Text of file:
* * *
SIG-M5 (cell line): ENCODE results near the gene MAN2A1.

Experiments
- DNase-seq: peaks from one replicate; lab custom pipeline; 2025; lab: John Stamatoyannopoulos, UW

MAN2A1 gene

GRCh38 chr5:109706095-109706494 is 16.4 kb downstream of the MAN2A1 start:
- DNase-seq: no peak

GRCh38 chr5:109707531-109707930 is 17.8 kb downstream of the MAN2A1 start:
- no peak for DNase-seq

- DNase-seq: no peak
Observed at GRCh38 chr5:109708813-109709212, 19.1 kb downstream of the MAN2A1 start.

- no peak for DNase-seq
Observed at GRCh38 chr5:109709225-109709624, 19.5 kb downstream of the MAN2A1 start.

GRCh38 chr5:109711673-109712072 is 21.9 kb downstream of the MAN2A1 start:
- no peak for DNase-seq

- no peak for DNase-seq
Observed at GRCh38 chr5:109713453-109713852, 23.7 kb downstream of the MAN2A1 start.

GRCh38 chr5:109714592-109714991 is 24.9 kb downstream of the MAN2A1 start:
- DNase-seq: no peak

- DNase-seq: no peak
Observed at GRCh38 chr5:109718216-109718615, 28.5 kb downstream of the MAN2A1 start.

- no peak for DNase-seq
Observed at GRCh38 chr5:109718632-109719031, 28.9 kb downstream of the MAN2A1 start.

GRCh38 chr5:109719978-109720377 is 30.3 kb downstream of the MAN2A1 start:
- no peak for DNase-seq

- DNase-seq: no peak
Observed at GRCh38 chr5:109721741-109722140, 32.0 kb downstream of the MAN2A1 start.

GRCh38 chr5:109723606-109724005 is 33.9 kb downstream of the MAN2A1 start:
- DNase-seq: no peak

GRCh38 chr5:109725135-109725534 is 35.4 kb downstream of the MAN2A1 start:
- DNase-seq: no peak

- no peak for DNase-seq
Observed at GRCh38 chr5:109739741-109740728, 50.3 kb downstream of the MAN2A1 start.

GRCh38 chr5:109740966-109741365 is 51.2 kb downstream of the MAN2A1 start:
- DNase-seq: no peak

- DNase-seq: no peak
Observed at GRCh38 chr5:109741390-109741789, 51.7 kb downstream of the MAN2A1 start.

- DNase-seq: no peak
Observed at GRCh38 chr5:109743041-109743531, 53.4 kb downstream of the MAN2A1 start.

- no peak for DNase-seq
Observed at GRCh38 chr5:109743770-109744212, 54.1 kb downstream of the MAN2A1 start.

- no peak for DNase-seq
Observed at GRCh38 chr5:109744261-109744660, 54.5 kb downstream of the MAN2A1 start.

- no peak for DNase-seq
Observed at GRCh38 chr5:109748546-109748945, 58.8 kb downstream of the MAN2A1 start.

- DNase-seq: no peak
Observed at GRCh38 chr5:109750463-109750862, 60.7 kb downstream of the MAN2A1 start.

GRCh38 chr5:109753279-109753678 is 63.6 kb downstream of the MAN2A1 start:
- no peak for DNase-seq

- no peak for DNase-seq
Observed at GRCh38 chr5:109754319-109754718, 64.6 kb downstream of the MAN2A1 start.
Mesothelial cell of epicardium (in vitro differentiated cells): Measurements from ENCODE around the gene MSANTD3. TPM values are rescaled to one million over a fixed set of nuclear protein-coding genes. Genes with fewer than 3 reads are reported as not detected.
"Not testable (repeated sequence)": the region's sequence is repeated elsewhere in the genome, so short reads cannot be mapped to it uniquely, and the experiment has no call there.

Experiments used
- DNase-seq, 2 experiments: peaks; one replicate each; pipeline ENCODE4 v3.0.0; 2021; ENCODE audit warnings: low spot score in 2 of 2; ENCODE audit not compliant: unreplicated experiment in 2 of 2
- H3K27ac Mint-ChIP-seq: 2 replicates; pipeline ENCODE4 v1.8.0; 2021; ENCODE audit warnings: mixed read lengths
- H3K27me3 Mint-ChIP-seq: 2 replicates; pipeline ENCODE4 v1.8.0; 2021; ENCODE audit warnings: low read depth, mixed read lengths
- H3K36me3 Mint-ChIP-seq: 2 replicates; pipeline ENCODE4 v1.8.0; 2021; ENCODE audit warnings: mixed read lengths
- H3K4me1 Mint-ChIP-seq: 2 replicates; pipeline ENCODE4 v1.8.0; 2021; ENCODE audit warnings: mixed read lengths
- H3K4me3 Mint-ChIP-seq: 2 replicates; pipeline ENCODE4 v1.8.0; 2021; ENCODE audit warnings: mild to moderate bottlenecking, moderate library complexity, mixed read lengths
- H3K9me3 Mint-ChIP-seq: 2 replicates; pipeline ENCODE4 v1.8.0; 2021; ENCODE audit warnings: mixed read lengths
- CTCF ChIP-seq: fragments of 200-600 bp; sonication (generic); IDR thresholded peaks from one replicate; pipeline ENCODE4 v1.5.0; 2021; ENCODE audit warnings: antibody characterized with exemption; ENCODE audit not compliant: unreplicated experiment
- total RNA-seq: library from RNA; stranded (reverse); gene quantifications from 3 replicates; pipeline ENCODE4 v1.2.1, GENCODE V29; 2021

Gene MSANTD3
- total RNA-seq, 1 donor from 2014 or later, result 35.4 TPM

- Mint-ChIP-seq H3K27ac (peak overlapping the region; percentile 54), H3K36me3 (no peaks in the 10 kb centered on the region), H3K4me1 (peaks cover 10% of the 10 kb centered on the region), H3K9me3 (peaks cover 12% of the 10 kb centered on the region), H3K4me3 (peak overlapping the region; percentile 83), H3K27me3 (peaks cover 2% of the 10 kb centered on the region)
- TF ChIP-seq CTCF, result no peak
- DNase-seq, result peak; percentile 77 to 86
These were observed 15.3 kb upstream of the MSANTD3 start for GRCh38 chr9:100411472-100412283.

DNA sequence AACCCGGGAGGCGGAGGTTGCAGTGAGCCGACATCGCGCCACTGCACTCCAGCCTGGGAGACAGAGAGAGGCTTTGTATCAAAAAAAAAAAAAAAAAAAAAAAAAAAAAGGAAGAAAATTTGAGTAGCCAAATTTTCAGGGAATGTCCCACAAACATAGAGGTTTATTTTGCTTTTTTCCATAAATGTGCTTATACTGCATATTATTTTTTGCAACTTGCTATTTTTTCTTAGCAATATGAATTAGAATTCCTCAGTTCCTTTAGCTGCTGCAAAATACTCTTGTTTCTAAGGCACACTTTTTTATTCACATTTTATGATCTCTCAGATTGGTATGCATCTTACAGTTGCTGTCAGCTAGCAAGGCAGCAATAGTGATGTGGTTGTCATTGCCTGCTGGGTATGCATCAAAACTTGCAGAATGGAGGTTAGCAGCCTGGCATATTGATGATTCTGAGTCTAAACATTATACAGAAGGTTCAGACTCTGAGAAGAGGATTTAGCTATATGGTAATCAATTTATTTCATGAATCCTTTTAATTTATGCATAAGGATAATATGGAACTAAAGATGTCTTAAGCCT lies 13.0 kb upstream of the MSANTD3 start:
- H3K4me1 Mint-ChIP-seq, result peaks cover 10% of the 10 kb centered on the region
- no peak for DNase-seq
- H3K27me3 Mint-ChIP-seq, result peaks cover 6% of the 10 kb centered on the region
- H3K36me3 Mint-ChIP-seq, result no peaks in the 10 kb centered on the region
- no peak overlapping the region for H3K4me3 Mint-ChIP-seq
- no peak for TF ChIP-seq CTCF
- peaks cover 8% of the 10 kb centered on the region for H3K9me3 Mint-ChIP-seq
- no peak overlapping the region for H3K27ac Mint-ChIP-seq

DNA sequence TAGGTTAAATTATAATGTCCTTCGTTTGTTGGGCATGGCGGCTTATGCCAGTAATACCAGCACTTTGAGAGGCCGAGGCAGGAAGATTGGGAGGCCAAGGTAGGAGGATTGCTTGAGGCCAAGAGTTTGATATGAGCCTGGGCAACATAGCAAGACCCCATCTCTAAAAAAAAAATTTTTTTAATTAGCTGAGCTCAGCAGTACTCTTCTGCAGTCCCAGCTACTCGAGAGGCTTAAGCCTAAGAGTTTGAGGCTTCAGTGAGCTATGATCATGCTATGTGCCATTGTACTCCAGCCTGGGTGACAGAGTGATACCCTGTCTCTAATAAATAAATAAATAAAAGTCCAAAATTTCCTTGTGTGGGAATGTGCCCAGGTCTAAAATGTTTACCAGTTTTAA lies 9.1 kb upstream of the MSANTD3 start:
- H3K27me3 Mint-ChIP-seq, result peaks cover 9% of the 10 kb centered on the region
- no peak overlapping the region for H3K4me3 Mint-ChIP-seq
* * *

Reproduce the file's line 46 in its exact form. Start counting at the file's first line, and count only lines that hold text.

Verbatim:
Observed at GRCh38 chr5:109750463-109750862, 60.7 kb downstream of the MAN2A1 start.